More than 50 architecturally significant buildings and places that aren’t always open to the public will be available to visit this weekend during Doors Open Baltimore, an annual event organized by the Baltimore Architecture Foundation and the Baltimore chapter of the American Institute of Architects.

The event is patterned after similar celebrations in New York, London, Chicago and other cities around the world.

Doors Open Baltimore will take place on Saturday, October 22, from 10 a.m. to 4 p.m. The Maryland Historical Society in Mount Vernon is the “information hub” for the tour. This year’s sites range from the American Visionary Art Museum on Key Highway to the Church & Company event space in Hampden to the 10 Light Street apartment tower. A complete list of participating sites and scheduled events is available at

Topping out ceremony at Stadium Square

Caves Valley Partners will hold a “topping out” ceremony on Wednesday for the first office building of the $275 million Stadium Square mixed-use development it is building in South Baltimore.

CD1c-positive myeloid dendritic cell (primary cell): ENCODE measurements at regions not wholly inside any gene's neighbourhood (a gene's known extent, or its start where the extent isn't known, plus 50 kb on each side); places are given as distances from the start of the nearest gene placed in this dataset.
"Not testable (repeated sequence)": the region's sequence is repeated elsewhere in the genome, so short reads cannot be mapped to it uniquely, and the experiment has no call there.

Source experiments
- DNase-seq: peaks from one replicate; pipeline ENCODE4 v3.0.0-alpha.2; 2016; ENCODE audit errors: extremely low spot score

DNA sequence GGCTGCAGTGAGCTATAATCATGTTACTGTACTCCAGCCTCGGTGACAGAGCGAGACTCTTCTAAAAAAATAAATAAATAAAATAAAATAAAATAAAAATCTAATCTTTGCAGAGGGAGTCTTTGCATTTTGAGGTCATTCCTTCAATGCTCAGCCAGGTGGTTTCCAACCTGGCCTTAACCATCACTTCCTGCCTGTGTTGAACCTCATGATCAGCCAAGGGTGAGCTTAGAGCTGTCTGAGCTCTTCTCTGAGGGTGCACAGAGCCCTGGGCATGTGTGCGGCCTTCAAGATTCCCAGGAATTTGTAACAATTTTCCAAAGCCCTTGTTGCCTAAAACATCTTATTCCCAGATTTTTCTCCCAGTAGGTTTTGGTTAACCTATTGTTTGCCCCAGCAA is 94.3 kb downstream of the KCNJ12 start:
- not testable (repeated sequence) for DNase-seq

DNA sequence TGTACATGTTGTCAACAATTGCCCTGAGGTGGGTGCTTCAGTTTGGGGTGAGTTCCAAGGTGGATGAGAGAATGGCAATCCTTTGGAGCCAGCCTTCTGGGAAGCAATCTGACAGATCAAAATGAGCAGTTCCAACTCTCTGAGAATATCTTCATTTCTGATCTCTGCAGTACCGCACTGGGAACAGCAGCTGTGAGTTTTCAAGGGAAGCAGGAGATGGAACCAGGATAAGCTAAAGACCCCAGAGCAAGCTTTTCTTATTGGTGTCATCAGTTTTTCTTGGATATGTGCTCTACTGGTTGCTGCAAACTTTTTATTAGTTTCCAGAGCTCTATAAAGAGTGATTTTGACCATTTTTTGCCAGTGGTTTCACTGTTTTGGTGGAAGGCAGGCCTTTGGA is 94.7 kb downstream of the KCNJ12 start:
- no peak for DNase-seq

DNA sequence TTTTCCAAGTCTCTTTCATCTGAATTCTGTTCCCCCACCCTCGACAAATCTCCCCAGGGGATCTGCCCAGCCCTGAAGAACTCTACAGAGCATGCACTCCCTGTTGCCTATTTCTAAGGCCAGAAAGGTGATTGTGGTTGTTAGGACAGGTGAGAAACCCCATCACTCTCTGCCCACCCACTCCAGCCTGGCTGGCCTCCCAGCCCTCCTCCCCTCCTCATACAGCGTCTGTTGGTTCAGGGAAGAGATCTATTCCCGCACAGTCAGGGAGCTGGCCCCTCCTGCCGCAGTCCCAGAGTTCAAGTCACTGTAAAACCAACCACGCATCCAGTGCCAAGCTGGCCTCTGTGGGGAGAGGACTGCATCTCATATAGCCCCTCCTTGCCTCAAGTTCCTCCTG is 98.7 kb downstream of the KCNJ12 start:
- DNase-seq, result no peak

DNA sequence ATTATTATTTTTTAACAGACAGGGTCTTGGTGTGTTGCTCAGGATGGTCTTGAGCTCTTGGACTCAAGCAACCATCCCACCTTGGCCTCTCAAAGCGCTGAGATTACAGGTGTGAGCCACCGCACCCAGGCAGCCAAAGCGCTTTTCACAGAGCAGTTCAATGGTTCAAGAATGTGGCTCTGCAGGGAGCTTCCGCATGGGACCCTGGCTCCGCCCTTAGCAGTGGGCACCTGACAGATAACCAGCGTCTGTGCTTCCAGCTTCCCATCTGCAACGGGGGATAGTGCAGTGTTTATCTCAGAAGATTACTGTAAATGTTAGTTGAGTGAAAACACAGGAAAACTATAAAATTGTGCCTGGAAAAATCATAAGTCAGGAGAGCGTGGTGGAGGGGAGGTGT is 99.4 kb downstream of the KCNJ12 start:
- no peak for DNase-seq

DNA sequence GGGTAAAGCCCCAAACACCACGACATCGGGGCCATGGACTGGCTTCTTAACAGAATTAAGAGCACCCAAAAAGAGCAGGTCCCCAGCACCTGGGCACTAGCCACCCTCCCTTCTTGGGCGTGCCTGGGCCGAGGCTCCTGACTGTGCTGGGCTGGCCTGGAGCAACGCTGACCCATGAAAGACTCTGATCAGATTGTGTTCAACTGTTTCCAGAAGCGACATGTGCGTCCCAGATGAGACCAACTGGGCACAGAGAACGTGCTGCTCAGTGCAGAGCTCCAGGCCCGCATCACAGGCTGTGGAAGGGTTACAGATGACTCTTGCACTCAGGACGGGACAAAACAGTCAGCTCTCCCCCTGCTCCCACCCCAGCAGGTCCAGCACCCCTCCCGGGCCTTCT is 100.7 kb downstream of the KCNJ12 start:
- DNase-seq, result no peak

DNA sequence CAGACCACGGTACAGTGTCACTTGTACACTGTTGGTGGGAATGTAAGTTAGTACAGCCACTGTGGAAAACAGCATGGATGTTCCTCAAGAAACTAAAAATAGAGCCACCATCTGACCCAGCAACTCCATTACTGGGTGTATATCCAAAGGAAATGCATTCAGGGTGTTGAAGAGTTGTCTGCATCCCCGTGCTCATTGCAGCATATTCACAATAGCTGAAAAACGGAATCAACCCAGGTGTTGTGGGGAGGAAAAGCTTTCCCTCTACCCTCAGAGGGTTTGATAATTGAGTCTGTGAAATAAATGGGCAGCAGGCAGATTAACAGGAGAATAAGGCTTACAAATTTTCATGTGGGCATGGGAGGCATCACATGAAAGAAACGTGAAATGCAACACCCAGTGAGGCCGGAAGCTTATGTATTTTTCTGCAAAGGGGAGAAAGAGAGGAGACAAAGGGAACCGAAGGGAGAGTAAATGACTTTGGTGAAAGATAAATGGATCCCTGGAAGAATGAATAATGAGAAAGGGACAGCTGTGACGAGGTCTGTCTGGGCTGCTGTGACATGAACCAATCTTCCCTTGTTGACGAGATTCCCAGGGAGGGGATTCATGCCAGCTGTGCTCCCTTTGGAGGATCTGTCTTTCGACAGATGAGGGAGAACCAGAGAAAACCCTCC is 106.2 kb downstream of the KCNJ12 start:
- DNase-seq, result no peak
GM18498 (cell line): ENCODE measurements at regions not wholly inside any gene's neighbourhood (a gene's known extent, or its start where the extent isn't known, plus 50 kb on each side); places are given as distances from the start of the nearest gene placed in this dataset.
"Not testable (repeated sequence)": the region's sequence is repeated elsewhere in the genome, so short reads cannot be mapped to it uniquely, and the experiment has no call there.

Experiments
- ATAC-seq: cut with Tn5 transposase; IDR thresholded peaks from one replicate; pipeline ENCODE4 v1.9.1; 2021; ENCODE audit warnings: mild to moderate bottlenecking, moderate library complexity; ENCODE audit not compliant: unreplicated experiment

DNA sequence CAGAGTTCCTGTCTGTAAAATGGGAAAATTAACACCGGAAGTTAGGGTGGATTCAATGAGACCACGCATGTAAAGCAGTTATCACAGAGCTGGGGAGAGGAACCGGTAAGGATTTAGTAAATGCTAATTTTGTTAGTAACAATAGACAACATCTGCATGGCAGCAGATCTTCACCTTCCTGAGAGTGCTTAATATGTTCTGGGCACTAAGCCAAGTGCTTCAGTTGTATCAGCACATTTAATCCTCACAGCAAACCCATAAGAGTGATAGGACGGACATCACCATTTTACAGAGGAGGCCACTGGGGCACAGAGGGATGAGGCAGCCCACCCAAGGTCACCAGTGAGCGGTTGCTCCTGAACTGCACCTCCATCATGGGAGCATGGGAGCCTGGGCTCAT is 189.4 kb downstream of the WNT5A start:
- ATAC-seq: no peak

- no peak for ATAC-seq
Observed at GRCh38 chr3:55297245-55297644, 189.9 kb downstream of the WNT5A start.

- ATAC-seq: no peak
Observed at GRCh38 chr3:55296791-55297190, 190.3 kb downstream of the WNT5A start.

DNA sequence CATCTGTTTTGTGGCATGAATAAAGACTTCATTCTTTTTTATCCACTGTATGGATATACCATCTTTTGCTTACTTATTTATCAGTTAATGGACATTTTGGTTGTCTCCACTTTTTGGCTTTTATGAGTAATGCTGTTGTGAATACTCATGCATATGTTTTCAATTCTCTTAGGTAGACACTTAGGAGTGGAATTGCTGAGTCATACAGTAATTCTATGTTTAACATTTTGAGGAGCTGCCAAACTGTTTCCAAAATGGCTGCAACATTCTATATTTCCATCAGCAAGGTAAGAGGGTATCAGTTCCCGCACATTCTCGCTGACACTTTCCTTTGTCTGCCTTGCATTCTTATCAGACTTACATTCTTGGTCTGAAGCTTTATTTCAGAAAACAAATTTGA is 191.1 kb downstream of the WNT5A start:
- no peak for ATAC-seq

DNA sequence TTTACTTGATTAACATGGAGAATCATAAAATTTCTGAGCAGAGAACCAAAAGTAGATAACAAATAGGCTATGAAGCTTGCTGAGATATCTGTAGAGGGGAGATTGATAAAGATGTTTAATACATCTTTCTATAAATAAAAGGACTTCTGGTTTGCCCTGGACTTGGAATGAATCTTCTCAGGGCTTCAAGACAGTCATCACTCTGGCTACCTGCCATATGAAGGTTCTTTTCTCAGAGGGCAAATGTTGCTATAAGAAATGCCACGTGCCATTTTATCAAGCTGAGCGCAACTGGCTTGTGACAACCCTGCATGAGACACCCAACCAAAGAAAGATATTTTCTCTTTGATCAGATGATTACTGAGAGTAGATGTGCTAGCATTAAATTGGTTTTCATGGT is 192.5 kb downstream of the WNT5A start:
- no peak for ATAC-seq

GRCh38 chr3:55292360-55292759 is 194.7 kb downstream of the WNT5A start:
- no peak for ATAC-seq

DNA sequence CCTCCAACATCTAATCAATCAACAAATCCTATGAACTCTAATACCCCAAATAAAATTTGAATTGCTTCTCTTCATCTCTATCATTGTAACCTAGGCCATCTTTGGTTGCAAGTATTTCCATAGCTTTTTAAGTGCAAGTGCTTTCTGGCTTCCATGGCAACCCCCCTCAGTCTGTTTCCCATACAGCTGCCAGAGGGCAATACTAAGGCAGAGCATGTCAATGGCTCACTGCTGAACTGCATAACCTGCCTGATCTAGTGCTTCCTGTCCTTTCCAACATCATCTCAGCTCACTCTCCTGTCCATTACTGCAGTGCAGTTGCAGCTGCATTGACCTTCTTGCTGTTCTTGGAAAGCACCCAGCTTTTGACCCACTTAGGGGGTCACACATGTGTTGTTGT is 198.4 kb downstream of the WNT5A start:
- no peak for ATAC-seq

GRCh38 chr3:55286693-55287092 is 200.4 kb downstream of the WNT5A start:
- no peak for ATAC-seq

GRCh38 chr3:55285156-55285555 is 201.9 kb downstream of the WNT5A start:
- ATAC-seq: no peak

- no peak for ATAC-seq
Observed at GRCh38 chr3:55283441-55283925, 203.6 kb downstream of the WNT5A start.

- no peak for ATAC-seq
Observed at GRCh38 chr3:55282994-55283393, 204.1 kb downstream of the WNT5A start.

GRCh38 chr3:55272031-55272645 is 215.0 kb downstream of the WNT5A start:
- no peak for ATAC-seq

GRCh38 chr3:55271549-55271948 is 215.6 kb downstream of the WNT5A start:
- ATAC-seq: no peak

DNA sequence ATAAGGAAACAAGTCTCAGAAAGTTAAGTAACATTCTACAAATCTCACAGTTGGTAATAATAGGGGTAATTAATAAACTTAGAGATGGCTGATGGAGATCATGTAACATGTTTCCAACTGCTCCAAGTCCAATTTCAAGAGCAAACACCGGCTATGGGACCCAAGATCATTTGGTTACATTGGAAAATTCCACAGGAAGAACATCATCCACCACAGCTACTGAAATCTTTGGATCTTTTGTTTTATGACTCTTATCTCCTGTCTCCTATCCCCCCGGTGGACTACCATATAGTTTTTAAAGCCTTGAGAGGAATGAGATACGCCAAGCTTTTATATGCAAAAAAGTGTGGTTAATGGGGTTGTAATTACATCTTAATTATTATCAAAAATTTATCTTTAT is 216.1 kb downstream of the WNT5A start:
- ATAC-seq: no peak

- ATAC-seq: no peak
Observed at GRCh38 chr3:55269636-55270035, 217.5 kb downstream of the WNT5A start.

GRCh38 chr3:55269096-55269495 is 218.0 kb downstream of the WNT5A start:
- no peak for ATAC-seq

According to the developers, the six story, 72,000-square-foot building at 145 West Ostend Street, featuring on-site parking and ground-level retail space, is on schedule and will be ready for occupancy in the spring of 2017.

Stadium Square is made up of three city blocks in the Sharp-Leadenhall neighborhood, between Cross Street Market and M&T Bank Stadium. The development includes 300,000 square feet of office space; approximately 70,000 square feet of street-level retail space; 650 luxury apartments; a housing project for military veterans, and parking for more than 2,000 cars.